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USC’s green guru tackles myths about sustainability

Ever wonder why USC doesn’t have solar panels on its buildings? Or whether the dining halls serve sustainable food? The university’s sustainability specialist takes on tough questions about going green at USC

USC sustainability efforts: USC Office of Sustainability chief Ellen Dux
Ellen Dux leads efforts to increase recycling, purchase sustainable foods and promote water conservation as head of the USC Office of Sustainability. (USC Photo/Eric Lindberg)

As one of Southern California’s largest institutions, USC has a major environmental footprint — from its water and energy use to the tons of waste created on campus each year.

So what is the university doing to lessen its effects on the environment?

Ellen Dux, who oversees the USC Office of Sustainability, sat down with USC News to talk about the university’s efforts to save energy, use less water, recycle more of its trash and get more members of the Trojan Family involved in sustainability.

Why don’t we have recycling bins around campus?

We do! Students and others living on campus, including those at USC Village, can sort their waste into recycling and mixed-waste bins. This fall, some students living in Cardinal Gardens and Nemirovsky Residential College began participating in a pilot composting program. And off-campus residents can separate their recycling and trash.

People who work in University Park Campus buildings can sort their waste into recycling, mixed-waste and e-waste bins. USC is also installing 215 new waste-diversion landfill and recycling bins in most classroom buildings on the University Park Campus. More than 200 additional recycling bins are being placed alongside trash bins outdoors across campus this school year.

Shouldn’t we be using reclaimed water to irrigate our trees, flowers and lawns?

We have already installed 90 percent of the so-called “purple pipes” required to bring in recycled water from the city throughout the University Park Campus. Now we are just waiting on the Los Angeles Department of Water and Power to connect the city’s recycled water feed to our purple pipe infrastructure. That is scheduled to happen by 2024.

In the meantime, we are planting more drought-tolerant plants and trees on campus and keeping a close eye on our many water sprinklers and 39 fountains to make sure they are operating correctly. Each fountain has a specific seasonal schedule to reduce water waste. And those fountains represent less than 2 percent of our annual water consumption.

Why don’t we serve food from sustainable sources in our dining halls and restaurants?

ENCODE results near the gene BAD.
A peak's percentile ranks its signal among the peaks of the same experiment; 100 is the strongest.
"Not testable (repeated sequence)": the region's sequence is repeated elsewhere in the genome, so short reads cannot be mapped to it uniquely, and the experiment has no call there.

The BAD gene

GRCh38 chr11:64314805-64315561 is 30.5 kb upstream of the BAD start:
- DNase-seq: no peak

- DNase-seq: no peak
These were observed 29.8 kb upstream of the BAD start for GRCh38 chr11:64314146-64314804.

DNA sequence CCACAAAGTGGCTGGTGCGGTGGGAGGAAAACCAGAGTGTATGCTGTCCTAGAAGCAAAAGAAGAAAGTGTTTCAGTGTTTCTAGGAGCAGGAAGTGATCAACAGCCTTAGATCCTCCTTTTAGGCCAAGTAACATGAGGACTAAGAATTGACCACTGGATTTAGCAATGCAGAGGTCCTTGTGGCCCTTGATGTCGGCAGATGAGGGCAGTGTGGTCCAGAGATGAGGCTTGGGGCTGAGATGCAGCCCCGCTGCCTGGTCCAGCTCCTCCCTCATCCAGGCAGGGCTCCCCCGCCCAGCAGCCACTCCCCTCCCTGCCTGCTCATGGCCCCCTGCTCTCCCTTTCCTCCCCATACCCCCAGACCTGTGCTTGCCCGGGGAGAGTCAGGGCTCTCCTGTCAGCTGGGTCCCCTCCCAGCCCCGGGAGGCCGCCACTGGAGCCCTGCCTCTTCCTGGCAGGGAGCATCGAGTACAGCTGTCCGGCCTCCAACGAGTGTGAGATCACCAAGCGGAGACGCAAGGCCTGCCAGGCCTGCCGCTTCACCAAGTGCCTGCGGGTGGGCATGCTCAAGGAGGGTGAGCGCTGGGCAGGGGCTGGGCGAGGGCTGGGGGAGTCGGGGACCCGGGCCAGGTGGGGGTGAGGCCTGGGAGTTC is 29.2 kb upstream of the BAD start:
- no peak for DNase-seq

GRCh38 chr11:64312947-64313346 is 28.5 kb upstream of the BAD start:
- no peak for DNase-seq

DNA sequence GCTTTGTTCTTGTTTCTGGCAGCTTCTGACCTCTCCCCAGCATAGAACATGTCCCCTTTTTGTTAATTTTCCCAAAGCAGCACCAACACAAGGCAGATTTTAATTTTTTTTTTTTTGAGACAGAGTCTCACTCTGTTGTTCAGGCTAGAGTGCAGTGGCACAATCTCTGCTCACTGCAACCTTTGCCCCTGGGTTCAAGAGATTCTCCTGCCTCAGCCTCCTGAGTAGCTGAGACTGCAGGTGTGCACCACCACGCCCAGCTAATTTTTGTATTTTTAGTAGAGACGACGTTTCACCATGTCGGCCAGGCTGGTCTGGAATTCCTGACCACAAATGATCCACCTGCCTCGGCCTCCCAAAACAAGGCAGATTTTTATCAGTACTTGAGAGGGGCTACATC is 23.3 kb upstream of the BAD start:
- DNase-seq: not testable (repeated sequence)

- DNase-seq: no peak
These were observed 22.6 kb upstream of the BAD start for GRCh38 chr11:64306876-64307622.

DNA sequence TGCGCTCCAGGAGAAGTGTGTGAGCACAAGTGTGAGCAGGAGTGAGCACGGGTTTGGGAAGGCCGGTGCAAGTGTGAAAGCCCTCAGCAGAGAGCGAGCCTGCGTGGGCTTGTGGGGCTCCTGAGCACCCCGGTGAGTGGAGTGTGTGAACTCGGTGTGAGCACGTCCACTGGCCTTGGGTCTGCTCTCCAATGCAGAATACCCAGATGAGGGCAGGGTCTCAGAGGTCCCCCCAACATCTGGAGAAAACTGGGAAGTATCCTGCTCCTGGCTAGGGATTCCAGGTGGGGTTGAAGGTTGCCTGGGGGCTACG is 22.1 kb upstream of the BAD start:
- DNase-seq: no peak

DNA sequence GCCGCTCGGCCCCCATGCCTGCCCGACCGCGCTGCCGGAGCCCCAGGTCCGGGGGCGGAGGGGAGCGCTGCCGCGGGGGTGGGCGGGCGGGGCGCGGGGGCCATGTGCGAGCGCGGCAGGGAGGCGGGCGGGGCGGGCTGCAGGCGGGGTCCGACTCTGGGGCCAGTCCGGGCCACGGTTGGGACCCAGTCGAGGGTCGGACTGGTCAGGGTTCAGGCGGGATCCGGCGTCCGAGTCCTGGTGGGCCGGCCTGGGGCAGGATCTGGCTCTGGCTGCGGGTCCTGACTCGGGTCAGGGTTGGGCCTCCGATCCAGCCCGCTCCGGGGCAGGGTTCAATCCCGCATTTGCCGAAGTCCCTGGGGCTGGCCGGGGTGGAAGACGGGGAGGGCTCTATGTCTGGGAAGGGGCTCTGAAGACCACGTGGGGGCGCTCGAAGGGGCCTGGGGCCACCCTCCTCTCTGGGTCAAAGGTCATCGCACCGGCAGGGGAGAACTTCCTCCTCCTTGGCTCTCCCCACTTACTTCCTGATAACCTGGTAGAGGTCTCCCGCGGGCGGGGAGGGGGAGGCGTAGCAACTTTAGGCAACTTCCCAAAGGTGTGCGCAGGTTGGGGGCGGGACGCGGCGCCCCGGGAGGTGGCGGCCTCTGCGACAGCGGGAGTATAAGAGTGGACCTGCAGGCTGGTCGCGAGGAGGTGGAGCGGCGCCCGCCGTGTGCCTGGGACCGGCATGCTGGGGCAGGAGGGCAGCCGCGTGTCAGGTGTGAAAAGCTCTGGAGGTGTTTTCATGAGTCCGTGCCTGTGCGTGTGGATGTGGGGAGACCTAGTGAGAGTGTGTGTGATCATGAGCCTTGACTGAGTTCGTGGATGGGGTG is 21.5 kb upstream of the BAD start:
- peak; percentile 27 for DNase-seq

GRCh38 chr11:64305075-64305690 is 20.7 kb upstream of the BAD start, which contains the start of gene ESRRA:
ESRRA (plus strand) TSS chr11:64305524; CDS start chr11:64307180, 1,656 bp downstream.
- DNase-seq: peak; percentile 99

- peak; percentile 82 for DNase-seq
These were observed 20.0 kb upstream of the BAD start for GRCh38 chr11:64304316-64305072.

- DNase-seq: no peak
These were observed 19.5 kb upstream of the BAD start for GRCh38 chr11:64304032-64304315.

If we want to be a sustainable campus, we need to buy more locally grown food from farms that embrace a green approach. Although purchasing at USC is decentralized, most of our food purchases are made by USC Hospitality, which set a goal to buy 20 percent of its food from sustainable sources by 2020. We’ve already far exceeded that target. By July 2018, more than 37 percent of our food purchases for dining halls came from sustainable sources, including 75 percent of produce and 83 percent of seafood.

Most of our food purchases are made by USC Hospitality, which set a goal to buy 20 percent of its food from sustainable sources by 2020. We’ve already far exceeded that target.

We are also growing our own produce in our USC Teaching Garden. In just 1,200 square feet, we have more than 2,600 organic plants growing in vertical towers that use far less water and land than traditional farming techniques. We harvest the produce twice a week and serve it in our restaurants like The Lab and Moreton Fig and at one dining hall, Everybody’s Kitchen.

Isn’t it too expensive to rely on renewable energy?

It is true that the L.A. Department of Water and Power charges more for green power — 3 cents per kilowatt hour. It doesn’t sound like much, but that would increase our annual electricity costs by almost 20 percent, so we don’t use that approach.

But there are other areas where we can save a lot of money. We have a central thermal energy system that uses chilled water to cool our buildings, reducing our energy costs. We also are in the process of installing new LED lighting throughout many of our buildings. That should cut our lighting costs by 50 percent. Our facilities team just installed those LED fixtures in parking structures on the University Park Campus for $60,000. Our annual savings are expected to exceed $215,000, so the upgrade paid for itself in just four months. Another project to update Keck Hospital of USC to an automated climate-control system has saved the university about $110,000 in its first year and should save us $1.4 million over five years.